Previous research has suggested that the pediatric ATD spine, developed from scaling the adult ATD spine, may not adequately represent a child's spine and thus may lead to important differences in the ATD head trajectory relative to a human. To gain further insight into this issue, the objectives of this study were, through non-injurious frontal sled tests on human volunteers, to 1) quantify the kinematic responses of the restrained child's head and spine and 2) compare pediatric kinematic responses to those of the adult. Low-speed frontal sled tests were conducted using male human volunteers (20 subjects: 6-14 years old, 10 subjects: 18-40 years old), in which the safety envelope was defined from an amusement park bumper-car impact. Each subject was restrained by a custom-fit lap and shoulder belt system and photo-reflective targets were attached to a tight-fitting cap worn on the head or adhered to the skin overlying skeletal landmarks on the head, spine, shoulders, sternum, and legs. A 3-D near-infrared target tracking system quantified the position of the following markers: head top, external auditory meatus, nasion, opisthocranion, C4, T1, T4, and T8. Trajectory data were normalized by subject seated height and head and spine rotations were alculated. The Generalized Estimating Equations method was used to determine the effect of age and key anthropometric measures on marker excursion.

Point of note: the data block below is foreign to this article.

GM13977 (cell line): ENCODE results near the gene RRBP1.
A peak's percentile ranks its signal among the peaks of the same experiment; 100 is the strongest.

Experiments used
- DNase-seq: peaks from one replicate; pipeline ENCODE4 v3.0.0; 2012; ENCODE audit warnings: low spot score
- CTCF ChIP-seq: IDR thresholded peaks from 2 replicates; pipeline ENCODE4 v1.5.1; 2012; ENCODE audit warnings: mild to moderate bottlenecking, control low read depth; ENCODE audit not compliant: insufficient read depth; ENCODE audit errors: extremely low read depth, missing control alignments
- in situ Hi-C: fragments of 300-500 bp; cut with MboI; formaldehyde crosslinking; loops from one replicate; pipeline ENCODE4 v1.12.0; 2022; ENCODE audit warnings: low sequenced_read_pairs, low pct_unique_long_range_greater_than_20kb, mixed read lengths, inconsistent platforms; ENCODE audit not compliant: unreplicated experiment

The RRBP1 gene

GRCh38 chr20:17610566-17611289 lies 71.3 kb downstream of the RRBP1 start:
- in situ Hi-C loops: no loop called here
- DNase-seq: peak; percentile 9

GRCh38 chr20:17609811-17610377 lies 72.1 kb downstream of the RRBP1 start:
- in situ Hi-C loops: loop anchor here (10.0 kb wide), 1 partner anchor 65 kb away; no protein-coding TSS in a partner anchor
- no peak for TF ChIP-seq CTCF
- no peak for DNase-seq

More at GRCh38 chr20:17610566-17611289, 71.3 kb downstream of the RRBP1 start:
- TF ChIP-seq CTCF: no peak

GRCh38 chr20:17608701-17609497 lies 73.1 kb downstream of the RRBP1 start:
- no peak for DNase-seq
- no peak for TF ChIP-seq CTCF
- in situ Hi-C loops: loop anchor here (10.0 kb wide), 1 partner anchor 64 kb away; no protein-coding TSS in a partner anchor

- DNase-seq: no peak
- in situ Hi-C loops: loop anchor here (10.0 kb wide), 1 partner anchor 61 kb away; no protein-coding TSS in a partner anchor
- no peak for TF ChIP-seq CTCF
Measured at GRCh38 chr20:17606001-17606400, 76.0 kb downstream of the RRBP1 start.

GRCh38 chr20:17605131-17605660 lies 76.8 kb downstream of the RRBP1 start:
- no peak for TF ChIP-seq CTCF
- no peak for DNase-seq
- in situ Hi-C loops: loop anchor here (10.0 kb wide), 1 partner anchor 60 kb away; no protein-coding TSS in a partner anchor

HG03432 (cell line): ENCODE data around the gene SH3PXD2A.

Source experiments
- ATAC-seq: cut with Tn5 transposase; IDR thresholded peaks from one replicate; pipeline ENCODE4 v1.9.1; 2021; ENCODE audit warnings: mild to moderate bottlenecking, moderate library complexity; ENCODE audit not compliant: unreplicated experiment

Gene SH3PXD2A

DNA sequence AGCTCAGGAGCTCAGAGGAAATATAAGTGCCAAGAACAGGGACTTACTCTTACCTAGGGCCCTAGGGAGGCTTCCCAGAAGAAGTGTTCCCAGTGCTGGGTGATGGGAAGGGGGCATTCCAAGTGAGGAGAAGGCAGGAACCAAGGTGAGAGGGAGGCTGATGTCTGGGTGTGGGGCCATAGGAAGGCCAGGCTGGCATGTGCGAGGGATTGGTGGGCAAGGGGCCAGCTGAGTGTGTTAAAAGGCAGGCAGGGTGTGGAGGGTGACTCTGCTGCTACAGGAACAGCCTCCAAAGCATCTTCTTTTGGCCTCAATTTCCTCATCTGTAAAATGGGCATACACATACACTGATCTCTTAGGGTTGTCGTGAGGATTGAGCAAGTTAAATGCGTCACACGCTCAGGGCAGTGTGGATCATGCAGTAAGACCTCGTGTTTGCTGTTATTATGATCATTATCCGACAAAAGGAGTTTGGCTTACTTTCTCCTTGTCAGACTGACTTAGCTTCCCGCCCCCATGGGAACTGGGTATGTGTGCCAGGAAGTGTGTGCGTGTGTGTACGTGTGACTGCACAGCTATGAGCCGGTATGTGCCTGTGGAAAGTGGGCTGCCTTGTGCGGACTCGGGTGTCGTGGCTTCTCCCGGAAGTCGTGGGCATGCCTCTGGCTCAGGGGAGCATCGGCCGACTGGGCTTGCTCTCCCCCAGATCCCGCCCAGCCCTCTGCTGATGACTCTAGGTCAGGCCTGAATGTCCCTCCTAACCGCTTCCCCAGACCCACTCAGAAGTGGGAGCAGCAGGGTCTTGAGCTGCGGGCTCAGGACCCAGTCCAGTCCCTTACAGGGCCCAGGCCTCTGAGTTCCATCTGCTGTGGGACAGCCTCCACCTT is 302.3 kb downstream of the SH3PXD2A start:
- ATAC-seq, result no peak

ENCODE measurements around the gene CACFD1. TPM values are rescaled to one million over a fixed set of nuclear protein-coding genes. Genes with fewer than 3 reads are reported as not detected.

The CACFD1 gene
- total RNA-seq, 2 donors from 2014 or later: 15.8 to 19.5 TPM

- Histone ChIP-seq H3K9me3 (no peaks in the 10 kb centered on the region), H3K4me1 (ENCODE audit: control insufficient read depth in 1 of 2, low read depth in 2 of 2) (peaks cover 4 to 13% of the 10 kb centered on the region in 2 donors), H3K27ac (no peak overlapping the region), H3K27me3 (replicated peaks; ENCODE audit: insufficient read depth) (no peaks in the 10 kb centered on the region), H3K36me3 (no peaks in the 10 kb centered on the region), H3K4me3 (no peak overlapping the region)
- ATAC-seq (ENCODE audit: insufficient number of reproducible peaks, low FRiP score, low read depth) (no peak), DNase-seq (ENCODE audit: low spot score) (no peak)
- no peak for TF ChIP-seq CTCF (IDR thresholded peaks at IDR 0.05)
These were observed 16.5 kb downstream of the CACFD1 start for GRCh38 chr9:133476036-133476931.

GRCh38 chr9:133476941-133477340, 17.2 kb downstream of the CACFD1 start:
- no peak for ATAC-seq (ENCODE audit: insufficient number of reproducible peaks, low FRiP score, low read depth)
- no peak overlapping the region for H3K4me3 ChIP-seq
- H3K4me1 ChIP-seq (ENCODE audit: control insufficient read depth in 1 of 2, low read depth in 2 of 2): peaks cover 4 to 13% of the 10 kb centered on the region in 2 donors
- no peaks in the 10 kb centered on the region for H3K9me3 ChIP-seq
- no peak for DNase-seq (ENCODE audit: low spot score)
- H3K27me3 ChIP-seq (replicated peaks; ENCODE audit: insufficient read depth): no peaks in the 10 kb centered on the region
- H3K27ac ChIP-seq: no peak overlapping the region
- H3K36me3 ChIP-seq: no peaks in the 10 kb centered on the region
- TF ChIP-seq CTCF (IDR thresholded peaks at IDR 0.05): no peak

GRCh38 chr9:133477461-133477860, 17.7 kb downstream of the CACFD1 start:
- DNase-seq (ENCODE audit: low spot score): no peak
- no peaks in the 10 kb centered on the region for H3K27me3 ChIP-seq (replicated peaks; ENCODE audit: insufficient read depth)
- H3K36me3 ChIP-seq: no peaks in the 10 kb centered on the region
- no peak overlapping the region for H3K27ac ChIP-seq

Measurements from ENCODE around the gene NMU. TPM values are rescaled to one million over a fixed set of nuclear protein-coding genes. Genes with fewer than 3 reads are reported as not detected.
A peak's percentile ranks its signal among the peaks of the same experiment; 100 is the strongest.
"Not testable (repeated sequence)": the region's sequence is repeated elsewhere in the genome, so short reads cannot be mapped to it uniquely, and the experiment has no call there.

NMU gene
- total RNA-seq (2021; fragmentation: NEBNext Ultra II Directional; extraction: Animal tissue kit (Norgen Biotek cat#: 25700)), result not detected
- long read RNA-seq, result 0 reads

For all markers, the normalized forward excursion significantly decreased with age and all spinal markers moved upward due to a combination of rigid body rotation and spinal flexion with lesser upward movement with age. The majority of the spine flexion occurred at the base of the neck not in the upper cervical spine and the magnitude of flexion was greatest for the youngest subjects. Additional flexion occurred in the thoracic spine as well. Our findings indicate that the primary factor governing the differences in normalized head and spinal trajectories between the various age groups was decreasing head-to-neck girth ratio with increasing age. Other factors, such as muscle response and cervical vertebral structural properties, may also contribute to the differences, but were not evaluated in this paper. These results can serve as a data set for validating the responses of restrained ATDs and computational human models to low severity frontal collisions.